Today, 17 November, is World Prematurity Day. It is an opportunity to reflect on the battles premature babies and their parents face – and the role midwives have in supporting women.
Every year in the UK, around 60,000 babies are born prematurely (before 37 weeks’ gestation). That is one in every 13 births – and the number is increasing.
My son Hugo was born earlier this year when I was just 24 weeks’ pregnant because I had severe pre-eclampsia and severe HELLP syndrome. While I thought I was well-read about pregnancy, I did not know that pre-eclampsia could strike so early, and I had never heard of HELLP syndrome. I am very fortunate to have had a routine midwife appointment a couple of days after symptoms appeared, and that I was sent straight to hospital.
Sadly, despite a valiant fight, Hugo was too small and premature and died in my arms aged 35 days.
Since Hugo’s death, through my blog Headspace Perspective I have been seeking to raise awareness of prematurity, support premature babies’ mums need, as well as the knowledge expectant mums need to be able to recognise signs and symptoms of when something isn’t quite right.
I have also set up an organisation, Bright in Mind and Spirit, in Hugo’s memory to raise awareness of the importance of effective communication. While nothing that happened could have been avoided, there are some aspects of my care that could have been less stressful if there had been better communication. An example includes communication between the postnatal ward and neonatal unit: when I was on my way to visit Hugo in the NNU, I asked to wait to see the doctor - by the time I got to the NNU, the staff were on their own rounds, which meant I couldn’t see Hugo. A whole morning wasted, which is unacceptable for a mother with a critically-ill baby. Sadly, my experience is not unique.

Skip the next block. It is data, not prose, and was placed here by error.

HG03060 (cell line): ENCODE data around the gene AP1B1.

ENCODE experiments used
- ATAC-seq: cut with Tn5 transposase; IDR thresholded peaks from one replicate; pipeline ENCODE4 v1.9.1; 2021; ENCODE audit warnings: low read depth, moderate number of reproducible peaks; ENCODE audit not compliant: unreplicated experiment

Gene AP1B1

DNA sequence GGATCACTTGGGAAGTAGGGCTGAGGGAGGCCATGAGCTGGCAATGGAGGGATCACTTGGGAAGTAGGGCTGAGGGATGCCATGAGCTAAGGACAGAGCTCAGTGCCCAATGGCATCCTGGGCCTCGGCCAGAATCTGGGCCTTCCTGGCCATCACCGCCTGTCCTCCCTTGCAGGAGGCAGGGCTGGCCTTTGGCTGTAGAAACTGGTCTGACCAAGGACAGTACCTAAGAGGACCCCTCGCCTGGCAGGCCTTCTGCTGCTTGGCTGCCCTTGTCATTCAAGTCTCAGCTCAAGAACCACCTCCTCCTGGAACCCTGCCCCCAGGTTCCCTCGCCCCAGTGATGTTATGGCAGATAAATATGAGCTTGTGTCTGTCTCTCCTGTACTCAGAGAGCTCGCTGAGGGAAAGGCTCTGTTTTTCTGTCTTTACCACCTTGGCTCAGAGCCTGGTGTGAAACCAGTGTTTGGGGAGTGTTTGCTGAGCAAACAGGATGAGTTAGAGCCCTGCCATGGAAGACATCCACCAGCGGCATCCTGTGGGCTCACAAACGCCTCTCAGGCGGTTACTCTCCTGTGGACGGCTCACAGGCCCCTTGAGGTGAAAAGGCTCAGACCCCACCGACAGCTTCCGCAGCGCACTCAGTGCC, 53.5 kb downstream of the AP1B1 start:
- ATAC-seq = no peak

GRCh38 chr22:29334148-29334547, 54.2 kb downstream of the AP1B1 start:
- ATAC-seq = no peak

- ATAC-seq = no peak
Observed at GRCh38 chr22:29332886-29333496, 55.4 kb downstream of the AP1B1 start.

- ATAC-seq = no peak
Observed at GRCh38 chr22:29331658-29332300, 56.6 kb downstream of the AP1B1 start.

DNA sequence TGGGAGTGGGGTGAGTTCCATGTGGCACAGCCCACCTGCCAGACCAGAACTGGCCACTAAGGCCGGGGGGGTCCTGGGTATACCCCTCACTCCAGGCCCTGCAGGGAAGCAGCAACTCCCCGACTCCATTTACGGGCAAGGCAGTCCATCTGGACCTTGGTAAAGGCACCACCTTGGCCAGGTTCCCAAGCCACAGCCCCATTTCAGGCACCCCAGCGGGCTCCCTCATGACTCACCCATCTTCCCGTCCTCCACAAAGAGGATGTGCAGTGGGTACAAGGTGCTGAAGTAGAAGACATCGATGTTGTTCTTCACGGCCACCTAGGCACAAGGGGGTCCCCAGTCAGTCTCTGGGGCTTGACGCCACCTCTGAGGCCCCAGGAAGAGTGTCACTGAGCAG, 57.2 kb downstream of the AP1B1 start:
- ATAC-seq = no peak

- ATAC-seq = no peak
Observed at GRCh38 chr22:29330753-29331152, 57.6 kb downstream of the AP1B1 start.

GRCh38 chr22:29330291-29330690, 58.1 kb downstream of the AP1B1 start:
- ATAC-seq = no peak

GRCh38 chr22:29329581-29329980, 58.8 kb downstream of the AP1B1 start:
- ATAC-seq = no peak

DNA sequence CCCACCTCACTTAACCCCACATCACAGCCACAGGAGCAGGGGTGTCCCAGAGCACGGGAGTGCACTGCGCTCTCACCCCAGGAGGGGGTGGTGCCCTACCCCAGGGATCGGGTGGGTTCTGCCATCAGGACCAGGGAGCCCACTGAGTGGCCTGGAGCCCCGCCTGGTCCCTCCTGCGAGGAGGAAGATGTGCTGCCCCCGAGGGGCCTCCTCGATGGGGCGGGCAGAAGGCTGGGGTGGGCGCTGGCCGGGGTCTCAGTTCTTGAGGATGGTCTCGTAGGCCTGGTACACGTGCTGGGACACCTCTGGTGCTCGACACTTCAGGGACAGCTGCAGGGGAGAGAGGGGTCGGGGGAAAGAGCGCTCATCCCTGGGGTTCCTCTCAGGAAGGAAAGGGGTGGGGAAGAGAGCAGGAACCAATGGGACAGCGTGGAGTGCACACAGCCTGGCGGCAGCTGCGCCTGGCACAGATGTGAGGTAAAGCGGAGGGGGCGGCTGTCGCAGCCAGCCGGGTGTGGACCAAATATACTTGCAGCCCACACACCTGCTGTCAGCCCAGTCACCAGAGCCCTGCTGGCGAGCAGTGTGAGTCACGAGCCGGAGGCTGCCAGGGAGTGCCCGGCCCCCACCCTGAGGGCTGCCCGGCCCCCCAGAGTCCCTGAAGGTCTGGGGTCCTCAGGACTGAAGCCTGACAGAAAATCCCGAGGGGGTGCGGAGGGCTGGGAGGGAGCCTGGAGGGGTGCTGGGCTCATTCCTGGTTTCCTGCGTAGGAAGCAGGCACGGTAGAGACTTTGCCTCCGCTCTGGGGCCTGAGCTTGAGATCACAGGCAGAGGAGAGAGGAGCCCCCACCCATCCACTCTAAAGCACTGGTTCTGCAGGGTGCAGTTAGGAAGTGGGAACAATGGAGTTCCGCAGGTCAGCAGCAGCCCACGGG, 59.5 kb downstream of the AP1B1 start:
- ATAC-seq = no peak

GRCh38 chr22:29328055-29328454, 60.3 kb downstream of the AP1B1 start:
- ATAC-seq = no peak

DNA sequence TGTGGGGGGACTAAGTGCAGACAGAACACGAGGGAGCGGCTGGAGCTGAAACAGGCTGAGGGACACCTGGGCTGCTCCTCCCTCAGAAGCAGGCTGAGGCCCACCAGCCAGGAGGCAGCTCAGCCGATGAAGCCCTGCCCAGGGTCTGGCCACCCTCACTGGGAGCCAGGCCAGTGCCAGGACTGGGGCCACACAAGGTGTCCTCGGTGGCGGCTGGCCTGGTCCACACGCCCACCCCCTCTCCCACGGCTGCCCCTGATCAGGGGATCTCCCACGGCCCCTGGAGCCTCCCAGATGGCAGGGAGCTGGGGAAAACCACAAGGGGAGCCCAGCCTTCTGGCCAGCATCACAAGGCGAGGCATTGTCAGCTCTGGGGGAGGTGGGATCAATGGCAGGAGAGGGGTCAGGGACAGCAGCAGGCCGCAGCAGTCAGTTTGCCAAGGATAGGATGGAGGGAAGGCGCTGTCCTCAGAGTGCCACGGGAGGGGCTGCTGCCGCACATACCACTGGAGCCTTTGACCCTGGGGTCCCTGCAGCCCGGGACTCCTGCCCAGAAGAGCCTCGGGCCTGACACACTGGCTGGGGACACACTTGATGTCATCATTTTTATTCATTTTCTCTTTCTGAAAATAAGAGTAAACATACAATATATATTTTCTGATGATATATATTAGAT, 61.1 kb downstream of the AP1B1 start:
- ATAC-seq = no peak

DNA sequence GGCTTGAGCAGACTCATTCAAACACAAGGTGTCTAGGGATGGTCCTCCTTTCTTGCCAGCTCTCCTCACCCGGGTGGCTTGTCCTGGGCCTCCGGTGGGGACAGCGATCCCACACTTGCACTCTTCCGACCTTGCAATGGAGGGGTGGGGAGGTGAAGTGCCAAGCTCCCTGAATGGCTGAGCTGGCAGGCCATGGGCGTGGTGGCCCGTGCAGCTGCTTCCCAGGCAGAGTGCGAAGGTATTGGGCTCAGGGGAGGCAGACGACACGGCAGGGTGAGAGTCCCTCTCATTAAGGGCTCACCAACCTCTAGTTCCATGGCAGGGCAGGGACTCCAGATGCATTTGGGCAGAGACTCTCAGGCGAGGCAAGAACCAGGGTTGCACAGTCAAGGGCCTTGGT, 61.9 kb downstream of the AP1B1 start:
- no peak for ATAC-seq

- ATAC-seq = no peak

The midwives themselves are not to blame: I am very grateful to every midwife in the two hospitals that cared for me. They were caring, compassionate – and overwhelmed.
With increasing numbers of premature births, we need to consider how to meet the needs of the mothers whose babies are fighting for their lives in the NNU. Staffing in postnatal services are already stretched beyond their limit, but I would argue there are a few simple things that could help these women. These could include closer liaison with the NNU; empowering women to visit their baby, and to call them back when the doctor is ready to see them; always taking the time to ask after the baby and look at photographs of them – so important when most of the other mums on the ward have their babies with them. These ideas do not cost anything, but have the potential to make the world of difference to these women’s experience.